It's been an interesting couple of days .. I've been trying to follow all the comments on this debate across various blogs, LinkedIn and Twitter and it's fascinating to see the visceral reaction that the debate has provoked.
So what happened?
Yesterday morning James put the slaves.ie site live. The domain was registered by me back in February of this year, but,like so many side projects of ours, had been put to one side..Put on a virtual shelf ..
Where did this idea come from?
Earlier this year a few of us were chatting about how some companies abuse the concept of interns.
Paul created a twitter account
Both James and Stewart have blogged on the subject. I don't agree with everything the others have been saying, and I sincerely doubt they all agree with each other on everything either. However there are some points where I think we all agree.
I hadn't written about my views until now, (though I have ended up doing an interview or two about it in the last couple of days)
First things first.
I do not have an issue with the concept of interns and a lot of companies and organisations respect how internships can work for the benefit of all parties involved. However some companies abuse the "system". And that, in my opinion, is not right. I don't think it's ethical.
Running a business is not cheap and one of the biggest costs is staffing. However, staff are, in many respects, a company's single biggest assets. If you hire the right people and treat them properly then you can reap the rewards, but if you hire the wrong people and/ or treat them badly I don't see how it can work out well for anyone.
An intern should, in my view, gain from their time working in a company. A company obviously has to get something out of the relationship as well, even if it is just relatively cheap labour. However, and this is the key for me, an intern should not replace a "normal" employee. In fact if you look at the terms associated with "Job Bridge", for example, it's pretty clear what you can and can't use the system for:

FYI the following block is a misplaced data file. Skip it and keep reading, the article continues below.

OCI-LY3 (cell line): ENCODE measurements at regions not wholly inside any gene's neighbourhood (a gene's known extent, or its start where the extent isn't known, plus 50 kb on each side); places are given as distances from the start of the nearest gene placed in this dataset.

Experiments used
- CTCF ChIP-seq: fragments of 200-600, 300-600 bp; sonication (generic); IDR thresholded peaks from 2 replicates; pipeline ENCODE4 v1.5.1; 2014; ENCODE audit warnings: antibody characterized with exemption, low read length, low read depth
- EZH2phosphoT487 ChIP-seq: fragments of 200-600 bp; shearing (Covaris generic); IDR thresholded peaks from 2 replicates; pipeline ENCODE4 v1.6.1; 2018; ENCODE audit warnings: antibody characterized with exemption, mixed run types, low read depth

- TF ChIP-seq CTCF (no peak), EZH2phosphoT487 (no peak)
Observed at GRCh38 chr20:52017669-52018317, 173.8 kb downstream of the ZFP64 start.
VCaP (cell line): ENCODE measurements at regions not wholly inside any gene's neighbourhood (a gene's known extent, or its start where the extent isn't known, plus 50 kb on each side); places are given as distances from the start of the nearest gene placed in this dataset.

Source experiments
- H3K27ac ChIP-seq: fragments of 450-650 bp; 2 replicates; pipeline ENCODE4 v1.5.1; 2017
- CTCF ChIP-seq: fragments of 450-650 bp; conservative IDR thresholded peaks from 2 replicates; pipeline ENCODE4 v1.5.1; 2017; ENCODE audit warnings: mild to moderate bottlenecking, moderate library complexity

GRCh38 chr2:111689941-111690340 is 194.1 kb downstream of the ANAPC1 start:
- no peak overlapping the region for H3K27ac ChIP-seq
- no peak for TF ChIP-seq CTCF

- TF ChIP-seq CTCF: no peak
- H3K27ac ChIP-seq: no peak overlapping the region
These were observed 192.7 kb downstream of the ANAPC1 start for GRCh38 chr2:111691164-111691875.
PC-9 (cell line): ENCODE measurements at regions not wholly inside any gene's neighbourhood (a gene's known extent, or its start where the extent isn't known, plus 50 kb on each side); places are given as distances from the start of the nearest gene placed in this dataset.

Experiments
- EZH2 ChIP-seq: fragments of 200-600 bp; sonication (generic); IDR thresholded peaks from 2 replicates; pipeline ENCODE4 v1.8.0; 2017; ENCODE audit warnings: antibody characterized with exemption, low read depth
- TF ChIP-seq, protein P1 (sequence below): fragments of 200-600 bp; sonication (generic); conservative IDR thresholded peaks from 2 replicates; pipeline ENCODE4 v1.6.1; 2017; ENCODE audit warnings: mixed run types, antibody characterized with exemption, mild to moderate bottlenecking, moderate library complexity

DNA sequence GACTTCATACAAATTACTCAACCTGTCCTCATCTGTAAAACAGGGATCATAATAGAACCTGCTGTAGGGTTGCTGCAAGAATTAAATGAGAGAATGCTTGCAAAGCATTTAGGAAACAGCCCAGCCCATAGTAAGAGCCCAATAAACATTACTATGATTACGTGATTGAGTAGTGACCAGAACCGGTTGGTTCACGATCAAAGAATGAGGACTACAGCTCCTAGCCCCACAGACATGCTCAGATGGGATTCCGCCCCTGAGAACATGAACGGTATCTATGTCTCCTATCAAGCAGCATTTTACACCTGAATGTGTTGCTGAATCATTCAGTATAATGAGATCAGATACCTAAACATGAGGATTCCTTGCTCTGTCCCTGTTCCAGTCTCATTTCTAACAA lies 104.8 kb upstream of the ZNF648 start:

The host organisation may not provide an internship opportunity under the Scheme to an individual they have existing employment relationship with
So you can't lay somebody off and re-hire them as an intern.
The host organisation currently may not have vacancies in the area of activity in which the internship is offered.
The internship will not be provided to displace an employee. The scheme administrator reserves the right to review cases where it is reported that this is the case.
So you can't replace your paid employees with interns or take on an intern instead of the more expensive staff member that you advertised last week ..
In our case, for example, we have an "intern" who works for us. He's doing things that our "normal" staff never get round to and we try to keep the work as varied as possible for him, so that he doesn't get bored. We didn't look for him - he came to us looking for the work. And we pay him properly.
Taking on an intern, for us at least, is not an easy thing to do. Most of the roles in the company require specialised knowledge. If we hire someone for our customer service team it can easily take 2 or 3 months for them to fully trained and able to work without close supervision. During that initial training period they're going to cost We're not going to take someone on for 2 or 3 months for that kind of role. We might take someone on for a contract job, but again, most of those types of roles are specialised.
The problem arises when companies take the idea of an "intern" and abuse it.
Advertising a full-time job or a contract job and calling it an "internship" is, in my opinion, an abuse.
Here's the kind of advert that annoys me:
There are plenty of qualified and skilled people out there who could fill that role, but expecting anyone to do all that without paying them? Not even a stipend .. nothing?
Of course, as several people have pointed out, nobody is forcing anyone to take up a position with a company if they feel that the conditions are unreasonable. However, it still doesn't make it right.
And using the defence that it's "creating opportunities" is incredibly weak. If you have an open position in your company, then why don't you simply hire someone to fill it?
And as for the LinkedIn discussion / debate / heated argument .. It's well worth reading through all the comments. Some of the points being raised by both sides of the debate are very valid and it's a healthy discussion. Unfortunately some people have descended into name calling, which I think is unfortunate.
As for the website and the hashtag .. It's provocative and some of the people using the hashtag are saying things that I'd never agree with, but that's the nature of hashtags or the internet in general. Once the "genie" is out of the bottle it's very hard to put it back in.
All in all it's an interesting debate and there's been some very healthy discussion.
Feel free to continue it (politely) in the comments below.